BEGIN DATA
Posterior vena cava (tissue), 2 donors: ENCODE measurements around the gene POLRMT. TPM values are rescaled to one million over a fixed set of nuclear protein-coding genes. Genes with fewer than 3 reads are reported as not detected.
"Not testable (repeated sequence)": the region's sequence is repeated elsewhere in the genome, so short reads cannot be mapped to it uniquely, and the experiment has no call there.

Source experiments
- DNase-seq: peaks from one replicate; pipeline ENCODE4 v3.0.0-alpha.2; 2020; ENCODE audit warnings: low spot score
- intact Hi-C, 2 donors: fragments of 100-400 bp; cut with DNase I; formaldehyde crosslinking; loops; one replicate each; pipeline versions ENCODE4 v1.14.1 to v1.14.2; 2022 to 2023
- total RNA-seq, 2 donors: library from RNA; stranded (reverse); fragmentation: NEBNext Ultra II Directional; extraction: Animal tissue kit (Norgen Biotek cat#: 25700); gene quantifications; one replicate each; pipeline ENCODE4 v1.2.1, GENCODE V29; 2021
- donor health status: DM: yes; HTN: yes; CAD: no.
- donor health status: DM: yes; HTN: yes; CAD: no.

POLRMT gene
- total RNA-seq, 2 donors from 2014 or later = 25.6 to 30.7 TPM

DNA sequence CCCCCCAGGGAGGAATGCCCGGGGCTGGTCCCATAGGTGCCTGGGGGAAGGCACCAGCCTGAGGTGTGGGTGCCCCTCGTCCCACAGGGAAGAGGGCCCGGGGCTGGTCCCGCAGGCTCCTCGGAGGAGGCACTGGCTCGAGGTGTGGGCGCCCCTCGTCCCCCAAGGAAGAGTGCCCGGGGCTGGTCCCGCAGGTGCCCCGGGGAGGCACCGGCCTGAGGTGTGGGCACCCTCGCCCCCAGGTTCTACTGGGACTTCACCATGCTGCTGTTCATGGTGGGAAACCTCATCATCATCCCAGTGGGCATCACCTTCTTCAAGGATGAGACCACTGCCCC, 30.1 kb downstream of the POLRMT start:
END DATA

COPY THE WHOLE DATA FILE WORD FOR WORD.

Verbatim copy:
Posterior vena cava (tissue), 2 donors: ENCODE measurements around the gene POLRMT. TPM values are rescaled to one million over a fixed set of nuclear protein-coding genes. Genes with fewer than 3 reads are reported as not detected.
"Not testable (repeated sequence)": the region's sequence is repeated elsewhere in the genome, so short reads cannot be mapped to it uniquely, and the experiment has no call there.

Source experiments
- DNase-seq: peaks from one replicate; pipeline ENCODE4 v3.0.0-alpha.2; 2020; ENCODE audit warnings: low spot score
- intact Hi-C, 2 donors: fragments of 100-400 bp; cut with DNase I; formaldehyde crosslinking; loops; one replicate each; pipeline versions ENCODE4 v1.14.1 to v1.14.2; 2022 to 2023
- total RNA-seq, 2 donors: library from RNA; stranded (reverse); fragmentation: NEBNext Ultra II Directional; extraction: Animal tissue kit (Norgen Biotek cat#: 25700); gene quantifications; one replicate each; pipeline ENCODE4 v1.2.1, GENCODE V29; 2021
- donor health status: DM: yes; HTN: yes; CAD: no.
- donor health status: DM: yes; HTN: yes; CAD: no.

POLRMT gene
- total RNA-seq, 2 donors from 2014 or later = 25.6 to 30.7 TPM

DNA sequence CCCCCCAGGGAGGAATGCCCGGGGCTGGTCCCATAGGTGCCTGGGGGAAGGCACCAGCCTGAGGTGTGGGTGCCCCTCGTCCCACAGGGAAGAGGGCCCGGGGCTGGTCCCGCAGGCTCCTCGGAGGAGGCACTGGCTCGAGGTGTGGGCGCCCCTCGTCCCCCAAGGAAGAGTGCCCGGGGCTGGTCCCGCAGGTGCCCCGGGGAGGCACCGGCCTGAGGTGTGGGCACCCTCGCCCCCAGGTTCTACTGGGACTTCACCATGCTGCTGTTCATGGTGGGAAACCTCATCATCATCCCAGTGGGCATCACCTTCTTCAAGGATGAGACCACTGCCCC, 30.1 kb downstream of the POLRMT start: